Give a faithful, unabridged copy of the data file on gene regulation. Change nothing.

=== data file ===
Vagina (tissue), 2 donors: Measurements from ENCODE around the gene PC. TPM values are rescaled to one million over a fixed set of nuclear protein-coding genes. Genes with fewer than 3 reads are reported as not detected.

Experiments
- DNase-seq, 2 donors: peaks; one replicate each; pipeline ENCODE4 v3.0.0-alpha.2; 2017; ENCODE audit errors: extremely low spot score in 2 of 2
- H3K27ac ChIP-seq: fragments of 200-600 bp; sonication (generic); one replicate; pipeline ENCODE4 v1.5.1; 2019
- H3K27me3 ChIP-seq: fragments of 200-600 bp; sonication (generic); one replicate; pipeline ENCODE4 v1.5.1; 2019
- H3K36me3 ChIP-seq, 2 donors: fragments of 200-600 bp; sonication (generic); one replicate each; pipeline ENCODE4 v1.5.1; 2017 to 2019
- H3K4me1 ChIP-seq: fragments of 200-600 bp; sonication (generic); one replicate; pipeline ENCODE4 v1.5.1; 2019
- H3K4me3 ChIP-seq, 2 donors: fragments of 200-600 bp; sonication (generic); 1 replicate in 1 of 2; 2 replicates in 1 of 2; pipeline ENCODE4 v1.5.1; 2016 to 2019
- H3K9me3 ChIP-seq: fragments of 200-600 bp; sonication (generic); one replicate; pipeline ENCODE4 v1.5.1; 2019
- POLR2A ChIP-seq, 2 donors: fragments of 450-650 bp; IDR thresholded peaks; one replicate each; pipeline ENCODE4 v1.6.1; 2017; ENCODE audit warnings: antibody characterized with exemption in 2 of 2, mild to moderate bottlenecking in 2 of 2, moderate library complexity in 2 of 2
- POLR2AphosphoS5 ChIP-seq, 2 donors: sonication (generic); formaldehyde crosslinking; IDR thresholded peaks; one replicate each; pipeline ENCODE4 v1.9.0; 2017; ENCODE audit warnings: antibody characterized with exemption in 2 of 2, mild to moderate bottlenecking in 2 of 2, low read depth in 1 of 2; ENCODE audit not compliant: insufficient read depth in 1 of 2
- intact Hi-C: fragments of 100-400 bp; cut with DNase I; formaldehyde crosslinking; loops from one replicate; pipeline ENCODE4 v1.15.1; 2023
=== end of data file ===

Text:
Vagina (tissue), 2 donors: Measurements from ENCODE around the gene PC. TPM values are rescaled to one million over a fixed set of nuclear protein-coding genes. Genes with fewer than 3 reads are reported as not detected.

Experiments
- DNase-seq, 2 donors: peaks; one replicate each; pipeline ENCODE4 v3.0.0-alpha.2; 2017; ENCODE audit errors: extremely low spot score in 2 of 2
- H3K27ac ChIP-seq: fragments of 200-600 bp; sonication (generic); one replicate; pipeline ENCODE4 v1.5.1; 2019
- H3K27me3 ChIP-seq: fragments of 200-600 bp; sonication (generic); one replicate; pipeline ENCODE4 v1.5.1; 2019
- H3K36me3 ChIP-seq, 2 donors: fragments of 200-600 bp; sonication (generic); one replicate each; pipeline ENCODE4 v1.5.1; 2017 to 2019
- H3K4me1 ChIP-seq: fragments of 200-600 bp; sonication (generic); one replicate; pipeline ENCODE4 v1.5.1; 2019
- H3K4me3 ChIP-seq, 2 donors: fragments of 200-600 bp; sonication (generic); 1 replicate in 1 of 2; 2 replicates in 1 of 2; pipeline ENCODE4 v1.5.1; 2016 to 2019
- H3K9me3 ChIP-seq: fragments of 200-600 bp; sonication (generic); one replicate; pipeline ENCODE4 v1.5.1; 2019
- POLR2A ChIP-seq, 2 donors: fragments of 450-650 bp; IDR thresholded peaks; one replicate each; pipeline ENCODE4 v1.6.1; 2017; ENCODE audit warnings: antibody characterized with exemption in 2 of 2, mild to moderate bottlenecking in 2 of 2, moderate library complexity in 2 of 2
- POLR2AphosphoS5 ChIP-seq, 2 donors: sonication (generic); formaldehyde crosslinking; IDR thresholded peaks; one replicate each; pipeline ENCODE4 v1.9.0; 2017; ENCODE audit warnings: antibody characterized with exemption in 2 of 2, mild to moderate bottlenecking in 2 of 2, low read depth in 1 of 2; ENCODE audit not compliant: insufficient read depth in 1 of 2
- intact Hi-C: fragments of 100-400 bp; cut with DNase I; formaldehyde crosslinking; loops from one replicate; pipeline ENCODE4 v1.15.1; 2023